Sunday, March 6, 2011

The Minhag Of Bringing a Wimpel To Shul

(posted by Avram)

(Eliezer's Wimpel - click for detail)

This morning we had the zechus of seeing our grandson, Eliezer, bring his wimpel to shul. For those of you who are not familiar with this custom let me give you a brief definition of what a wimpel is. At the bris, a fabric, usually made of linen or cotton, is placed on the pillow underneath the baby. Afterwards it is cut and sewn into a long strip, approximately 9-10 feet in length . On this cloth is either painted or embroidered the name of the boy, his date of birth and the wish that he should grow to learn Torah, get married and do good deeds. Some wimpels are simple - with just the words - and others are more elaborate with various decorations and pictures included, which illustrate the text or are appropriate to that particular family or time of year when the child was born. Often the father or mother, if they are able to, will make the wimpel. Over the years KAJ has had a number of talented people who have produced some beautiful works of art. Two of them were Rev. Ruben Eschwege and Mr. Ernst Moller. Today many of the wimpels, as was my grandson’s, are made by Mrs. Annette Kirschner.

The wimpel is then brought by the child as a gift to the shul on his first visit and wrapped around the sefer torah for geliloh. The age at which the child brings the wimpel varies by individual custom. In the early years at KAJ almost all the boys brought their wimpels at around the age of one year old. It was arranged for a non-Jew to bring the boy to shul on Shabbos, as he usually was not able to walk yet. This seems to have been an old custom as the famous painting by Moritz Oppenheim of a child bringing a wimpel to shul depicts the father carrying a young child, hence the German expression for bringing the wimpel “Das Schultragen” (carrying to shul). Others have the custom of bringing the wimpel at age three when the boy can walk on his own. Beginning approximately thirty years ago, it was no longer permitted to have a non-Jew bring the child to shul on Shabbos so those who still want to keep the minhag of bringing the child at one year do so either on Yom Tov or on a weekday when there is kerias hatorah.

It is traditional that if the child has the privilege to have a grandfather or even great-grandfather present, they are given the kibbud of hagboh and geliloh and the young boy hands over the wimpel to be used. Afterwards the father takes the child over to the rav who benches him. On a personal note, I vividly recall that when the fathers would carry their sons over to my late grandfather, Rav Breuer zt”l , who was already over ninety years old at the time, he would never let them lower the child to him, but he would always stand up to bentch the child and wish the father mazel tov. A true example of kovod habrios.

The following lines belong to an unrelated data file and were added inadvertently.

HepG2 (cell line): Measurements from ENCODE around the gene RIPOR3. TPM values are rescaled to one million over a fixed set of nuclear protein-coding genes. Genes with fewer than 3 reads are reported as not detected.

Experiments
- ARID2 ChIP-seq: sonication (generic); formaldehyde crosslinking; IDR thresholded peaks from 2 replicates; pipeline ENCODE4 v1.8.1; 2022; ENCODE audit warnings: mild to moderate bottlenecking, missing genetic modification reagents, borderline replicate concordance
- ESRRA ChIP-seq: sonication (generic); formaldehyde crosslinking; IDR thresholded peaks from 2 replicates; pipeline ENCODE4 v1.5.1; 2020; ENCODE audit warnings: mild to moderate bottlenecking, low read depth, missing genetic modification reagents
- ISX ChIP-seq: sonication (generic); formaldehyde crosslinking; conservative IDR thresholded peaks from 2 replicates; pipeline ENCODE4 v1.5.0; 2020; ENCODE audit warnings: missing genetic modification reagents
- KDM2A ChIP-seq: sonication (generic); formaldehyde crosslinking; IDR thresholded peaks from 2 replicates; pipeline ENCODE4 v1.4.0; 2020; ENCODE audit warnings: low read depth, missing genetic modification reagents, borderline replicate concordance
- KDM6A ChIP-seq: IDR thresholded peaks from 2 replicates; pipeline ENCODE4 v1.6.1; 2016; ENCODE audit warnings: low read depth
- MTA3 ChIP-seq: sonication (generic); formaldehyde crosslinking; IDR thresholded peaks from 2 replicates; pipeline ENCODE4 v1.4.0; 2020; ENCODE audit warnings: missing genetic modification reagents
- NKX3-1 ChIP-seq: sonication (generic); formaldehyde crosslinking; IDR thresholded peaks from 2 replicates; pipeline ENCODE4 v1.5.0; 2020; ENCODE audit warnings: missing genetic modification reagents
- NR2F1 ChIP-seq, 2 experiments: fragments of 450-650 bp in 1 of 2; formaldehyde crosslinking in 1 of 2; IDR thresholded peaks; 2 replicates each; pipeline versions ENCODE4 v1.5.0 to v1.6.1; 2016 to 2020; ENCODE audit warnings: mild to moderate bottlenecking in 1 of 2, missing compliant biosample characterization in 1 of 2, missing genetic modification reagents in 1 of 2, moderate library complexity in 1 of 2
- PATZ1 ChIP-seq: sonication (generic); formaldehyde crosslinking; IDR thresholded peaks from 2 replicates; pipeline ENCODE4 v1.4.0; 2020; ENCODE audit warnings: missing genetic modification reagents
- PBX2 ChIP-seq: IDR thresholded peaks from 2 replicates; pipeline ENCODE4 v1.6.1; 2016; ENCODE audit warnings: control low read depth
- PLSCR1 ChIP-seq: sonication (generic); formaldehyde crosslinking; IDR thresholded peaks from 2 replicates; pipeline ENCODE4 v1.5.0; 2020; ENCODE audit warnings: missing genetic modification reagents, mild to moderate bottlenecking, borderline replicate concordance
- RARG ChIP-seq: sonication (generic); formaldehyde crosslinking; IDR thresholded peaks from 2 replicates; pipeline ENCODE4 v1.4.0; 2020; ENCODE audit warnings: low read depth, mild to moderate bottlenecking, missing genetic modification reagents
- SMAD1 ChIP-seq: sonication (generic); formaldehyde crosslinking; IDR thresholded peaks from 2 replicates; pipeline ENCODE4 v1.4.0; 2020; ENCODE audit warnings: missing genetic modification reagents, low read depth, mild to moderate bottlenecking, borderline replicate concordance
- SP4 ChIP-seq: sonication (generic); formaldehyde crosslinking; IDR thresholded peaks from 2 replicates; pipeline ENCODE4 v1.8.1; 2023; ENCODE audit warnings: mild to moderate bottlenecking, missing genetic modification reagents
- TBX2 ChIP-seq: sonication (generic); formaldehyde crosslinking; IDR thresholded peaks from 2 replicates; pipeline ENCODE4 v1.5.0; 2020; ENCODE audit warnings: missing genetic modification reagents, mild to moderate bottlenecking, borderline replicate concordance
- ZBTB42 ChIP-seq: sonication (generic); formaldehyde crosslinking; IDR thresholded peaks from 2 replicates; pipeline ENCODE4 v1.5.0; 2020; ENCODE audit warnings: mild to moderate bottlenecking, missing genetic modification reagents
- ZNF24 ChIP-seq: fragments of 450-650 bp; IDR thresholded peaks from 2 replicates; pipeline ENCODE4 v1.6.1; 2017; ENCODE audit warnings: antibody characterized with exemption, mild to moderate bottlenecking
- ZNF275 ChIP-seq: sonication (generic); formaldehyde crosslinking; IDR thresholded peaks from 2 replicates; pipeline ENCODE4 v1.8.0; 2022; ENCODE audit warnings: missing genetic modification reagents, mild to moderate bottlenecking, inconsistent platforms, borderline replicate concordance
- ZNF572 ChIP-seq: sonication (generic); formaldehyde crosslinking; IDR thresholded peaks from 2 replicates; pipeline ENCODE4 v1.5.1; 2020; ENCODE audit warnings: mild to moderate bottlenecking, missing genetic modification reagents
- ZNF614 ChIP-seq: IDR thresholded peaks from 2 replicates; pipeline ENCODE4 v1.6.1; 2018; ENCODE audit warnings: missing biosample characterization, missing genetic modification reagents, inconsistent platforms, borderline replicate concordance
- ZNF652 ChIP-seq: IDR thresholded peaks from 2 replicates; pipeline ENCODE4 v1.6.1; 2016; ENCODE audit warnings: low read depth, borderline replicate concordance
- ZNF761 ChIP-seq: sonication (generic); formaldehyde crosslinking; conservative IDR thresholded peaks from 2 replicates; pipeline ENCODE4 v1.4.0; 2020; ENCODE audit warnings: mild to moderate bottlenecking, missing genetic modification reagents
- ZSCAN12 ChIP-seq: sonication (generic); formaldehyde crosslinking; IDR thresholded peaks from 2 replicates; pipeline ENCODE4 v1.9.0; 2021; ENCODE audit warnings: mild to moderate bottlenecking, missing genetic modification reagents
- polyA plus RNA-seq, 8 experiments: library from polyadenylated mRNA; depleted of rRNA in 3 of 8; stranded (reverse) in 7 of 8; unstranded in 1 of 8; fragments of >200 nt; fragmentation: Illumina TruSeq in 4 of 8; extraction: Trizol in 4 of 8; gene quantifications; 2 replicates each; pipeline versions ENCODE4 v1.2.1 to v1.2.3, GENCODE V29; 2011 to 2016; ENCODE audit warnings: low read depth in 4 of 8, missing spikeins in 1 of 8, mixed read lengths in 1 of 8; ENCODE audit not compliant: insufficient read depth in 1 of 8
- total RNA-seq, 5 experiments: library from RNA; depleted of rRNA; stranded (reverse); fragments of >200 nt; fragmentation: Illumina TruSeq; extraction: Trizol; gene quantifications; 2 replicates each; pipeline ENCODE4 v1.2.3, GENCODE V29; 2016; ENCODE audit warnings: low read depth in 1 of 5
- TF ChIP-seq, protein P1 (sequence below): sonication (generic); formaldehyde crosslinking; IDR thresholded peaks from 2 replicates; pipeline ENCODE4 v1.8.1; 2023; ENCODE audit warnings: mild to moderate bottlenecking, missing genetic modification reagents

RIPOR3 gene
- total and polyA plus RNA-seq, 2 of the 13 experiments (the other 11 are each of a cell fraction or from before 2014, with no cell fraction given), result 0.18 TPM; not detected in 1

Over the years KAJ has amassed a rather large collection of wimpels. Contrary to a popular misconception, the wimpels are rotated every Shabbos. Although it may take some time, each one is being used. Often, if possible, the wimpel of a bar mitzvah boy or chosson will be used on the Shabbos of the bar-mitvah or aufruf. From time to time we have had requests from people to have their wimpels returned. In most cases the requests are denied as these wimpels were given as gifts to the shul and no longer belong to the donors. Unless a specific stipulation is made at the time when the wimpel is donated, once a wimpel is brought to the shul it has the kedushah of any other of the klei kodesh and cannot be taken home to be put in a drawer or even hung up. Recently I have had a number of experiences where a child brings the wimpel to shul on Shabbos morning with great fanfare followed by an elaborate Kiddush. But what most people don’t know is that the wimpel was brought only on the condition that after Shabbos the wimpel is taken back to be kept at home for “safekeeping”. To me this just doesn’t make any sense.

I am proud that my grandson’s wimpel will join the collection, which already includes his father’s and grandfather’s wimpel. As the sixth generation of our family to be a part of our illustrious kehilla it is my fervent wish and prayer that this will be just the beginning of his participation in the many traditions both as an individual and a member of the tzibbur of which we are so proud.

(Eliezer's father's Wimpel)

(Eliezer's Grandfather's Wimpel {Avram's})
I am told that the light green was once copper ink - now verdigris

P.S. from G6 - Stay tuned for Food Photo Friday to see my Wimpel Cake Creation! Mmmmm, Mmmmm Chocolately Goodness.

There has been so much interest in this post, and the minhag that inspired it, that I have added another post about wimpels above.


ProfK said...

How wonderful to see community and family minhagim being practiced by the children of the children of the children of those ancestors who came before. They may be gone, but they are not forgotten as long as the following generations adhere to such a family "mesorah." May you be zocheh to see him go m'chayil al chayil and may he be a continuing source of nachas to you and to Klal.

Mrs. S. said...

Thank you for this fascinating post!

Mazal tov, and may you continue to have tremendous nachat from your entire family!

BLD said...

Beautiful. Please add the point about not making a knot on shabbos so the vimple is used.

The story about Rav Breuer ztzl is magnificent.

Y W said...

Mazel Tov may we all share in simchos. Cant wait when I have a boy.....

Ashkenaz Baltimore said...

Here is a story about a wimpel recently brought in Baltimore by the Cohn family which has been Shomer Torah u'Mitzvos in Baltimore since 1856 Baltimore Jewish Life | Uri Cohn to Bring Wimpel to Ohel Moshe